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Self-management at the core of back pain care: 10 key points for clinicians
- Clinicians can increase the skills of patients for self-management of back pain.
- Clinical support of self-management leads to improved use and distribution of health care resources.
- Organizations need protocols that allow patients to self-manage and support self-efficacy.
BACKGROUND & OBJECTIVE
Persistent low back pain (LBP) is a devastating global problem that is not being fixed through clinical intervention alone. The literature supports promoting self-management of LBP for social, physical, and emotional challenges at home and in the community (1,2). It isn’t sufficient to focus on just clinical treatment.
The authors of this paper aimed to set out points for clinicians to address in addition to traditional treatment that enable patients to better self-manage their pain for optimal function.
Health care practitioners have an ethical obligation to put their patient first, and that includes the promotion of self-management.
- This paper was a commentary to establish recommended self-management instruction in the clinical setting.
- The authors defined the terms to delineate the difference between self-care, self-management, self-efficacy, and symptom management.
- Self-care: actions done daily for health including bathing, sleep hygiene, nutrition, and exercise.
- Self-management: the individual’s ability to manage their symptoms, treatment, and the consequences of their choices. This is supported by the health care professional, not led by them.
- Symptom management: actions by the patient or the clinician to address the LBP.
- Self-efficacy: this is a core belief that your actions will make a substantial difference and that they are under your control.
Key points for promoting self-management
- Value based goals for direction of care. Use patient specific functional goals.
- Shared decision making with clear understanding of the options for care and the evidence or cost/benefit of each choice.
- Identify the stage of readiness to change and work at the current level while supporting movement to self-management.
- Make sense of the symptoms through education and evidence.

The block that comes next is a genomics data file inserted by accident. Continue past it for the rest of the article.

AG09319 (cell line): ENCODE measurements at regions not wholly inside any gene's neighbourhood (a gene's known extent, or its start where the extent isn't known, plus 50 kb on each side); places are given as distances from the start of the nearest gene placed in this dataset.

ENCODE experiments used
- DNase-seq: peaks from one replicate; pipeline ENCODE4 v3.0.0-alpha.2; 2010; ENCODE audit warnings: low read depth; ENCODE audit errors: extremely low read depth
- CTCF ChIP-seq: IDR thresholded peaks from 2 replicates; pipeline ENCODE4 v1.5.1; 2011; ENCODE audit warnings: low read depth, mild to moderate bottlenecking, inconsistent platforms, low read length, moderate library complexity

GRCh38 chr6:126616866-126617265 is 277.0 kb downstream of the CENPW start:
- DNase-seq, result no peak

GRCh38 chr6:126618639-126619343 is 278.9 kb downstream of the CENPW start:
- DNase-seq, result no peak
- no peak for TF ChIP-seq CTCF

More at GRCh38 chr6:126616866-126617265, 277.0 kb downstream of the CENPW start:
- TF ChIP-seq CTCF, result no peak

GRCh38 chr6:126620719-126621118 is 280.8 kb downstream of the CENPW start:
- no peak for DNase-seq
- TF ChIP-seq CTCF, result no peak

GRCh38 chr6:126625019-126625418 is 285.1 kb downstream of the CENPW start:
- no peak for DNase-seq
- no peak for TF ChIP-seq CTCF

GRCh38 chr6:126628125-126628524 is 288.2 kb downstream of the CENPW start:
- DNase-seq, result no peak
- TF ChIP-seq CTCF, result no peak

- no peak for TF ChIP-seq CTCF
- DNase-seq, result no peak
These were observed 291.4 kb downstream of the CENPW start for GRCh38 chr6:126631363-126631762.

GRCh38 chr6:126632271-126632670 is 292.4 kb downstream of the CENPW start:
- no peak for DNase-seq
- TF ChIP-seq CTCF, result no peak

- Teach skills for problem solving and management.
- Set patients up for success with proper grading of treatment and home programs.
- Continue to provide tools for self-management.
- Patient specific functional goals and consistent revisiting of those goals.
- Assess patients understanding of their back pain.
- Continued support of patients as they manage their pain, check the actions and plans and help with adjusting them as needed to increase success.
The authors point out the organizational constraints that may make promoting self-management problematic. These include financial considerations (there is no money to be made for people treating their own flares), managing expectations that pain will completely and permanently resolve, and to reduce dependency on clinical intervention.
To promote self-management as part of a baseline approach to treating LBP, clinicians must have good communication skills and organizational support. Organizational support is critical as the financial incentive is to see people more often instead of teaching people self-care and self-management techniques for their pain. This promotion of self-management is a philosophical alignment that is in opposition to maximizing profits (as profits are the driving motivation for many health care and hospital practices). Clinicians who teach patients to self-manage may face negative consequences from their clinical directors, corporate financial officers, or clinic owners.
It comes down to a question of benefit to the patient or to the finances of the organization. Health care practitioners have an ethical obligation to put their patient first, and that includes the promotion of self-management. Clinicians are in an optimal environment to focus on patient specific functional goals and guide the treatment based on those goals. We have the ability to focus on teaching the skills for improved self-management of health including pain, nutrition, sleep quality, exercise intensity and frequency, social interactions, and the purposeful pursuit of pleasure.
- Huber M, Knottnerus JA, Green L, et al. How should we define health? BMJ. 2011;343:d4163.
- Buchbinder R, Underwood M, Hartvigsen J, Maher CG. The Lan- cet Series call to action to reduce low value care for low back pain: an update. Pain. 2020;161(Suppl 1):S57S64
- Hutting, N. et al. (2022) “Person-centered care for musculoskeletal pain: Putting principles into practice,” Musculoskeletal Science and Practice, 62, p. 102663.